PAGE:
If I thought anyone would read nine entries, I’d be tempted to make it a nine-way tie, but this post’s already getting long. So here comes our longest yet honourable mention list, because there are just way too many legit gold-medal contenders, as this one’s a game of inches.
Honourable mentions: Melissa Benoist barely misses the podium for the first time in five seasons, but she’ll be back, ’cause she excels as Supergirl; Rachel Keller did great on Legion as Sid Barrett became the show’s true hero (with some speed bumps); Jessica Barden put a more human and sympathetic face on PTSD as Alyssa in The End of the F***ing World than any single character in two seasons of The Punisher, which made that a central theme; Katherine McNamara earned a spinoff (which may or may not happen?) as Mia Queen, the new Green Arrow; Ruth Negga shone as Tulip in the final season of Preacher…
Nope. Can’t do it. I’m breaking the rules on this one and we’re all going to have to be okay with that.
Bronze: Erin Moriarty as Annie January/Starlight, The Boys
Jessica Jones vet Erin Moriarty was gripping as she took Annie January from wide-eyed innocent to victim to champion, breaking our hearts with every trauma and revelation that came Annie’s way, and earning cheers every time she hit back. Like Pip Torrens as Herr Starr on Preacher, she’s made Starlight better and, excuse the expression, brighter than her comics counterpart.
Silver: Regina King as Angela Abar/Sister Night, Watchmen
Angela Abar has a rough ride over these nine episodes… a murder to solve, horrible secrets to learn about trusted friends, big secrets to learn about her own family, stopping a potential apocalypse, and exposing an insidious conspiracy… at the heart of which is the worst-kept yet most-denied secret in America… the fact that American society is, at its core, just infested with racism. I know, big shocker there. The point is, King is outstanding in a meaty role, as the one person at the centre of a massive mystery and minimum two conspiracies, and the only person who can possibly keep the world running in an almost satisfactory way. She brings grace and power to a BIPOC woman out to get justice in a city, state, and country that isn’t convinced she or hers deserve it.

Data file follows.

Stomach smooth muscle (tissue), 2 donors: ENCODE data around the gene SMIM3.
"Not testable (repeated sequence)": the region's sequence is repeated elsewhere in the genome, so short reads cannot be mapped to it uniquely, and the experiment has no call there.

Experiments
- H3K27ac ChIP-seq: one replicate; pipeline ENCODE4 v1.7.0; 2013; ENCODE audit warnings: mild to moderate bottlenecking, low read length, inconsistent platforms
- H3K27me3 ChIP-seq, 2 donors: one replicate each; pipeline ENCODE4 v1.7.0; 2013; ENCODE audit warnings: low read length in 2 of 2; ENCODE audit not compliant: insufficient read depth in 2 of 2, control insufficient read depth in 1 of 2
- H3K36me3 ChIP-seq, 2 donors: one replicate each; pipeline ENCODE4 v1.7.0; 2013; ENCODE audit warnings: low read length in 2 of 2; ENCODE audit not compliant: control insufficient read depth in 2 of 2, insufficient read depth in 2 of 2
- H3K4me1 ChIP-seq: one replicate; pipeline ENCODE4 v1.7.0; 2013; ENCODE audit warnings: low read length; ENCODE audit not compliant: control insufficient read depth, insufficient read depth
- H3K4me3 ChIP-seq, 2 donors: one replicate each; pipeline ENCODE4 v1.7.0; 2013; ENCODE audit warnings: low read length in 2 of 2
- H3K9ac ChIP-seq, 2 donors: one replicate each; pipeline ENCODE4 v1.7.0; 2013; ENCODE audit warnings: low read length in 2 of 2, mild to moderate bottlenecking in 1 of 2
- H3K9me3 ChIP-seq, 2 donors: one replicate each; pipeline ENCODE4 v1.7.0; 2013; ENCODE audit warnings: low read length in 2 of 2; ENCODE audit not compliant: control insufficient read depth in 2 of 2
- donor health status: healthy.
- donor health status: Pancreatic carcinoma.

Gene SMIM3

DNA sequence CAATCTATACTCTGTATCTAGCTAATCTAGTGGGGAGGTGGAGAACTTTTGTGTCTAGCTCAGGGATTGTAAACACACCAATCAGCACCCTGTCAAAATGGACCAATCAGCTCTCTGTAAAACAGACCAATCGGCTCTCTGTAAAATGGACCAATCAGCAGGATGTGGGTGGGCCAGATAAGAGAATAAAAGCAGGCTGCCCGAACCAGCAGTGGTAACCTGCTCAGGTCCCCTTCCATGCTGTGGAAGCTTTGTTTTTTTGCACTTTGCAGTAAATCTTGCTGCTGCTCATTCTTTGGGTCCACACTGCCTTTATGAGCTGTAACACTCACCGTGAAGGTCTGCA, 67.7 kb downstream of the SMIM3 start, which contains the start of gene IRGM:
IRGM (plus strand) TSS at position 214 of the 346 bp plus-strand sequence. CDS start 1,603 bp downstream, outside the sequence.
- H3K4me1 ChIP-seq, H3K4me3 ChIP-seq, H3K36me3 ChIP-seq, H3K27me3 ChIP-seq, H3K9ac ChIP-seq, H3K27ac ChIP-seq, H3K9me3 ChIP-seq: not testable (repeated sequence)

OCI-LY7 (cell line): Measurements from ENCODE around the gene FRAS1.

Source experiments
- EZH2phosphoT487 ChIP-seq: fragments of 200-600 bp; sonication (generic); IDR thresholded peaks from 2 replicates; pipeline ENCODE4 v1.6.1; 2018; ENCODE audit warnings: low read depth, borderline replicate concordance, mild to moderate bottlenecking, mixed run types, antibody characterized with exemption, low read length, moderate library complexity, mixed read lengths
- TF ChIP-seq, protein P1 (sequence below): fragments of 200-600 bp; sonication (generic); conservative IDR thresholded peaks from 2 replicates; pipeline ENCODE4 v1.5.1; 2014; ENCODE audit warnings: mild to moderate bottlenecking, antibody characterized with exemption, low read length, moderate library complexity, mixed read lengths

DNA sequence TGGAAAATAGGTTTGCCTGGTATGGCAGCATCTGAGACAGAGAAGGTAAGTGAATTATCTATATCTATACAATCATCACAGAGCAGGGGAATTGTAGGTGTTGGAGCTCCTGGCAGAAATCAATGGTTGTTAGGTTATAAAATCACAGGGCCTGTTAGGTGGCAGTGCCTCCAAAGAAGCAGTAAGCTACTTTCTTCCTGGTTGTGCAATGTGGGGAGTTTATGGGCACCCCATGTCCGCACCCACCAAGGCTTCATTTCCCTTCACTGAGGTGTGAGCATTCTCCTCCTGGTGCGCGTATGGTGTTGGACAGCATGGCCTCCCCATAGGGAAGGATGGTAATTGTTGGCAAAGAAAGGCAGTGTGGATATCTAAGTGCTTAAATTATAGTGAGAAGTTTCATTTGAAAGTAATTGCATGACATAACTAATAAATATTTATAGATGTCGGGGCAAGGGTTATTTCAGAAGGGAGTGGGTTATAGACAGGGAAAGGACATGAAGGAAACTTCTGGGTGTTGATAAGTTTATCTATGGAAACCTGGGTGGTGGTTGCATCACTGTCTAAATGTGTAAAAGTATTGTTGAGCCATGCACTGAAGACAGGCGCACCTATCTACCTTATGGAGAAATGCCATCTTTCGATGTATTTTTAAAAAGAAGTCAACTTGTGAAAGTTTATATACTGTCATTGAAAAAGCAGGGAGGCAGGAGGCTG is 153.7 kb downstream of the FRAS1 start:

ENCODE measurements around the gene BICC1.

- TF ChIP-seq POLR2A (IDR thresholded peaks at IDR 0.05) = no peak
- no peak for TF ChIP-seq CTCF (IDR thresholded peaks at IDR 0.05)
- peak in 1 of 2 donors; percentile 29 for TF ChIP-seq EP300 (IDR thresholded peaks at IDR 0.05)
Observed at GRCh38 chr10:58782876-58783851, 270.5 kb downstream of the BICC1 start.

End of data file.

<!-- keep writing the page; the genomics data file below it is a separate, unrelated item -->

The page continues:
Gold: Rose McIvor as Liv Moore, iZombie
Rose McIvor must have had one of the trickiest gigs in television: playing a different variation of her character each week, as the brains she eats to solve murders alter her personality, while still recognizably playing the same person. And she did not slack off in her final year. The various brains are great, Liv’s struggles are incredibly moving, and her ending, while not what she wanted, is nearly perfect. Rose McIvor, who by the way is a delight in person, should be moving on to Oscar-bait, not Christmas Princes.
She is amazing. But… there is one person who edges her out…
Platinum: Cobie Smulders as Dex Parios, Stumptown
Like I said, I’m cheating. Couldn’t narrow it past four.
I think I’ve used the phrase “Career-best work from Cobie Smulders” at least twice in regards to this show, so this can’t be a big surprise, can it? Smulders is nothing short of electrifying as Dex grapples with guilt, trauma, abandonment, and her need to fight through a swamp of cynicism and self-destruction to help the helpless. She’s also funny as hell when the script calls for it. Her performance is the number one reason why you’re a dummy if you haven’t been watching Stumptown.
Next time… the Year Six Rankings! Twenty-one shows, from “okay” to “Damn great!”